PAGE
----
Similarly, the church and its congregation should have certain expectations of each other. “Expectation sets the atmosphere for miracles,” said Bernard. Expectation leads to anticipation which will fuel passion, creativity, and innovation in the relationship. Bernard cautioned that having unmet, un-Biblical expectations of God leads to disappointment in God.

All relationships have intentions. Bernard encouraged the congregation to clarify with each other what outcome is expected from the relationships they have. “If we don’t have a shared outcome, we’re going to be moving in different directions and it’s bound to fail right from the beginning,” he warned.

All relationships have motivations. Bernard specified that there are two motivations in relationships: love or lust. While love is a desire to give, lust is a desire to obtain.

FOUR PILLARS OF A BLESSED LIFE

“The nature of someone is their inherent character that influences and governs their words, thoughts, motives, actions, and attitudes,” defined Bernard. He explained that trusting someone starts from understanding their nature, expectations, intentions, and motivations. God responds out of His nature—in love, with life and light—even in negative situations. And the devil will try to convince people otherwise.

“The battle is in the mind, the battle of your faith. That’s why faith is absolute confidence; you can’t be negotiated out of it, it’s unchangeable and it grows stronger under pressure,” the pastor asserted.

Bernard is working on a new book, due out September. He arrived at its title while in Singapore: Four Pillars Of A Blessed Life. The book covers the four pillars a Christian has to be convinced of to have a blessed life: “God loves you”, “God created you for a purpose”, “God designed you for achievement and fulfillment”, and lastly, “God believes in you”.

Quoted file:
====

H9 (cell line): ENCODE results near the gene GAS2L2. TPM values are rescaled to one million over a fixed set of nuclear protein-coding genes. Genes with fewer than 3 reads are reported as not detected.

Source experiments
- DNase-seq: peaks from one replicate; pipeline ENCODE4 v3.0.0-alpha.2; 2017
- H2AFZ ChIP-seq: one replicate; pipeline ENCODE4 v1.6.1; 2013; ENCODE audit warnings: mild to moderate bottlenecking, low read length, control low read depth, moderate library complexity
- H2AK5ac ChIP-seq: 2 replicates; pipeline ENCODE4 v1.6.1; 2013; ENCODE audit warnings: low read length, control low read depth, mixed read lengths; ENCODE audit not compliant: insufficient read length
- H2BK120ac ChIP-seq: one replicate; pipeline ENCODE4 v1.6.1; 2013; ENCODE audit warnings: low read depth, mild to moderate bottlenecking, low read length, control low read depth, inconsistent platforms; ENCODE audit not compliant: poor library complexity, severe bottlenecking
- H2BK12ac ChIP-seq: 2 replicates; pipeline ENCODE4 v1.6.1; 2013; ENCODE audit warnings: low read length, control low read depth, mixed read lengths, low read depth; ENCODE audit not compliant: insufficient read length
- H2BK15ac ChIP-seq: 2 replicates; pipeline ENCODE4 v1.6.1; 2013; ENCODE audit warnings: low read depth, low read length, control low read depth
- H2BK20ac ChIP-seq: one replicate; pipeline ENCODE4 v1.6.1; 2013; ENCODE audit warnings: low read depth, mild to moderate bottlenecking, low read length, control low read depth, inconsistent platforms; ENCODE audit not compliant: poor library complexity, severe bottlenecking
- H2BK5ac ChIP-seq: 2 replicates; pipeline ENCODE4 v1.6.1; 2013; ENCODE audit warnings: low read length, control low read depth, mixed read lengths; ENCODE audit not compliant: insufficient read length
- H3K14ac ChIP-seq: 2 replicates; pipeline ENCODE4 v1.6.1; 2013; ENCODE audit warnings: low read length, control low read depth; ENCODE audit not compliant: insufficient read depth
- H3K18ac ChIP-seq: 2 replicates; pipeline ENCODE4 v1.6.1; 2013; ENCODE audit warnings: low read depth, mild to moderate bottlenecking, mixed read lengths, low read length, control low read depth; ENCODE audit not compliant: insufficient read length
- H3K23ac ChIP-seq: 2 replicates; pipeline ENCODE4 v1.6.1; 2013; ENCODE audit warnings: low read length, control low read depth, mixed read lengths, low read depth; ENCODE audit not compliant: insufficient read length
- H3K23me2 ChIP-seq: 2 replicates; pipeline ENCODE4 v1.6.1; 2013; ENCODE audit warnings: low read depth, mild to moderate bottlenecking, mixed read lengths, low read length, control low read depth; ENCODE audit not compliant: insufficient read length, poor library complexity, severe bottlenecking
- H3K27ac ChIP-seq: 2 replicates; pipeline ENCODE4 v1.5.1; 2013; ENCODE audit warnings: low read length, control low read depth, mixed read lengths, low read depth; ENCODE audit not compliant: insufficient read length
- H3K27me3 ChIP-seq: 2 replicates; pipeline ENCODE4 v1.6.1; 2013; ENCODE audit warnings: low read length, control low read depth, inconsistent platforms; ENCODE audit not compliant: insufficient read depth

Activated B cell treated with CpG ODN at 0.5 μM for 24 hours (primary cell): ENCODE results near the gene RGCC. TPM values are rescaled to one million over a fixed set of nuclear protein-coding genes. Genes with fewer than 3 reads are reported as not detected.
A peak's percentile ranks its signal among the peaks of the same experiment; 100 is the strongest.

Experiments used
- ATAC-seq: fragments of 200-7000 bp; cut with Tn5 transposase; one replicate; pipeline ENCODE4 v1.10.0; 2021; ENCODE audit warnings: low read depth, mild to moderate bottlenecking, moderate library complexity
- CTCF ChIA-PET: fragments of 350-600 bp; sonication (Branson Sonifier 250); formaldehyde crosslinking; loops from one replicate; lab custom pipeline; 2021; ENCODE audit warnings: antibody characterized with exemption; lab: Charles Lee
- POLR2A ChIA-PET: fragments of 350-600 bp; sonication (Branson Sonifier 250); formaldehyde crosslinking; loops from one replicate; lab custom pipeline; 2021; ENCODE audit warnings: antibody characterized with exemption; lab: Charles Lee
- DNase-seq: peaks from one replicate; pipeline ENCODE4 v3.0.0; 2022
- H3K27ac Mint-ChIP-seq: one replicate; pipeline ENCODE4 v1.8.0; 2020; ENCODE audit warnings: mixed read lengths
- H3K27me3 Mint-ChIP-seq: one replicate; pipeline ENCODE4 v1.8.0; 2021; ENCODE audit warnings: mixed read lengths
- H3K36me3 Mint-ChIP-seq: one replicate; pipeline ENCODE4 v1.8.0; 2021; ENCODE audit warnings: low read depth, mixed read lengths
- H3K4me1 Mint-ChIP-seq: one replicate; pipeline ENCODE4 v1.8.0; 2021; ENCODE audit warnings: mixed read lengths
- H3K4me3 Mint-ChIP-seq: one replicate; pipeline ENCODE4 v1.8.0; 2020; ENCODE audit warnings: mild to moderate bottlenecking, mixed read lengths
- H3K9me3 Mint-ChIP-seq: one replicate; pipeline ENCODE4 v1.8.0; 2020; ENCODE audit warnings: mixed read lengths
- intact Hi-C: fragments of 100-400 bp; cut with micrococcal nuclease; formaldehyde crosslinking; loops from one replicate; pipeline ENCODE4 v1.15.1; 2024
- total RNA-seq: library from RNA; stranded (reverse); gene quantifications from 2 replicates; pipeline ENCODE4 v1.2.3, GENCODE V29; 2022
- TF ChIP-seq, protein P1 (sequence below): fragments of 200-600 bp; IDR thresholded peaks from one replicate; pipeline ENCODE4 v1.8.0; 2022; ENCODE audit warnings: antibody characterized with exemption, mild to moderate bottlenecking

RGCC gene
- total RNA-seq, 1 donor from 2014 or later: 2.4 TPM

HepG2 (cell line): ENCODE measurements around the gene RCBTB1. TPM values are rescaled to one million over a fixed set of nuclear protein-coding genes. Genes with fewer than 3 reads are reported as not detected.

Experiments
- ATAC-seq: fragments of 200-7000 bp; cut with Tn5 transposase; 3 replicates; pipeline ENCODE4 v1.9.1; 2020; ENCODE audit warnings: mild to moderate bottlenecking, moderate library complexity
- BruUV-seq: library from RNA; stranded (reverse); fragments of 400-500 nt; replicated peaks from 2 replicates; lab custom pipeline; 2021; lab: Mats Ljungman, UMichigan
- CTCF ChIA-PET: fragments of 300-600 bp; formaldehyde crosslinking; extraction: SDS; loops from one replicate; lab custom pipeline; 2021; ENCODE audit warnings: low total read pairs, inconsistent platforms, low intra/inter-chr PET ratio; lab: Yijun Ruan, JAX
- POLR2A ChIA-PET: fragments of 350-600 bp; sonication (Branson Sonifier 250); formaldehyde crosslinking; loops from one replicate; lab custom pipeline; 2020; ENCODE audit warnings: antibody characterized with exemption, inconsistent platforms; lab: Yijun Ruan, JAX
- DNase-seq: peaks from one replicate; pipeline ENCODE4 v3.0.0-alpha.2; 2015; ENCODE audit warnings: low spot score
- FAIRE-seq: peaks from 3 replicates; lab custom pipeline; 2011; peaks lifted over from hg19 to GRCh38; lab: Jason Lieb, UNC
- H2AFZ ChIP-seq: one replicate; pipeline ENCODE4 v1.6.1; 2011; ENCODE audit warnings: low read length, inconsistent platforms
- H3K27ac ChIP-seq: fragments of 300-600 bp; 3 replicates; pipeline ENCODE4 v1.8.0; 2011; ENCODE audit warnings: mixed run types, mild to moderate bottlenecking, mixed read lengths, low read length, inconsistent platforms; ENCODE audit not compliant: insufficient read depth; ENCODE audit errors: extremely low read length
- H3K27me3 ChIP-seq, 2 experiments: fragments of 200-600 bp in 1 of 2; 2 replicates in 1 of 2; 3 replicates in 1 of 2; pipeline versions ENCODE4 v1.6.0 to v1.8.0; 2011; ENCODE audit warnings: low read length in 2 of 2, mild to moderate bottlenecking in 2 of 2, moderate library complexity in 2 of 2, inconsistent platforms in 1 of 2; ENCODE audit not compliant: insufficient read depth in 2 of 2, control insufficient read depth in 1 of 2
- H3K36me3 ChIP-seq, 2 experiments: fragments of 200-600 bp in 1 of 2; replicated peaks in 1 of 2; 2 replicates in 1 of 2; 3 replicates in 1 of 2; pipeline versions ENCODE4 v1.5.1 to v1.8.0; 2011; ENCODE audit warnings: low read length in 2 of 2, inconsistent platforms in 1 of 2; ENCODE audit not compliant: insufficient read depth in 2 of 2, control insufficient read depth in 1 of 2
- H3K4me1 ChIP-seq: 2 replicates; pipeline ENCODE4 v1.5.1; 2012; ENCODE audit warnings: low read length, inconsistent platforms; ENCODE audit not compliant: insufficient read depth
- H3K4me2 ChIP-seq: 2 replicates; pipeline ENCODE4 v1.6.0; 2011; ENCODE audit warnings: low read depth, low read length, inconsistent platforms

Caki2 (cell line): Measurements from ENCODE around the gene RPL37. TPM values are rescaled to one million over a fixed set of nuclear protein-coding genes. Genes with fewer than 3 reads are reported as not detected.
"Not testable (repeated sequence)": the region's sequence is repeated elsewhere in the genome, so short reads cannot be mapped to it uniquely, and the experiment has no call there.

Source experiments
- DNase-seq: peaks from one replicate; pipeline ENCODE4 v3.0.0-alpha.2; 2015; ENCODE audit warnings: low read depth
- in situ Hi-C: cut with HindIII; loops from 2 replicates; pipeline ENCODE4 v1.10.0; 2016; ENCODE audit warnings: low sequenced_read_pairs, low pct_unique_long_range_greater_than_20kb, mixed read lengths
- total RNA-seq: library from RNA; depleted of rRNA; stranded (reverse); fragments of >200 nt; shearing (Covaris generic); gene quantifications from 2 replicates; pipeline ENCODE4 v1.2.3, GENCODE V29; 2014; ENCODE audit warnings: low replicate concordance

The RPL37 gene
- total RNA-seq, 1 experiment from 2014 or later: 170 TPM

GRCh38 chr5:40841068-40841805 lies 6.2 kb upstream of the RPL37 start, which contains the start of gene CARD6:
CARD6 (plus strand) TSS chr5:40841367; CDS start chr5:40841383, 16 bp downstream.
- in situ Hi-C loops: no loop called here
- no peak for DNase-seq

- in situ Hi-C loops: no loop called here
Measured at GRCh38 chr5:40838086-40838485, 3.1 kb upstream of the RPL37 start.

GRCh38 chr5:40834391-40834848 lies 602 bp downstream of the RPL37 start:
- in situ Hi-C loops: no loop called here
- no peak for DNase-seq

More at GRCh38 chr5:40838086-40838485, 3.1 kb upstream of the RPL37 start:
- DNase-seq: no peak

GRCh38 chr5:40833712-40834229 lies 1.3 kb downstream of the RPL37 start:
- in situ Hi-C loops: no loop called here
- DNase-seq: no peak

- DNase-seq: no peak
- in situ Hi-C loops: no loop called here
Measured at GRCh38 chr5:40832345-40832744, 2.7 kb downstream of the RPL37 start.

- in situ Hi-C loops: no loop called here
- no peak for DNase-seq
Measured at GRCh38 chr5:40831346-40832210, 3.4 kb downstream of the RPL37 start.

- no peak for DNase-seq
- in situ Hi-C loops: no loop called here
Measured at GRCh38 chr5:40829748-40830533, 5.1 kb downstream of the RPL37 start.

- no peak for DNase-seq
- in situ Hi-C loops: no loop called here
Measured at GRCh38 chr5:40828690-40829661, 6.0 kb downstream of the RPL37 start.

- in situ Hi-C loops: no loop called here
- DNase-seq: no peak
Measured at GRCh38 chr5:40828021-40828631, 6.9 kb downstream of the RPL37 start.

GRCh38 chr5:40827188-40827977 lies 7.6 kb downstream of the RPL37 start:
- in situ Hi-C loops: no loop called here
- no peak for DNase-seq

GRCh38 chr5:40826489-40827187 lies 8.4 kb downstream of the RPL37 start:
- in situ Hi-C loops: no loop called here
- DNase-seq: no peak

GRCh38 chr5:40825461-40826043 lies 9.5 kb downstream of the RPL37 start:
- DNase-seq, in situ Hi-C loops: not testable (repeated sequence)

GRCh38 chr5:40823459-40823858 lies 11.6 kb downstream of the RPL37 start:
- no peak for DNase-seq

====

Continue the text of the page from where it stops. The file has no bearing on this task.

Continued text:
Believers must be convinced and unwavering in their knowledge of God’s love for them, or their relationship with God is going to be shaky.

“You can’t build trust if you’re not sure you’re loved,” said the pastor. “Love is the motivation, sets the expectations, and guides the intentions. Love becomes the basis for trust.”

“All it takes is for one person, the right person, to believe in you, and it can change your life,” said Bernard, adding that the understanding that God believes in His people will inspire them to rise up, to achieve, to conquer, to be who they were designed to be, to fulfill their purpose, and live in love, life and light.

Bernard concluded that “once you grasp these four pillars, you will function in this community in a healthy way.” Wars and conflicts begin internally—getting one’s inner life right is key. The life of a Christian is both internal and external: what happens on the inside will translate externally eventually.

Print Friendly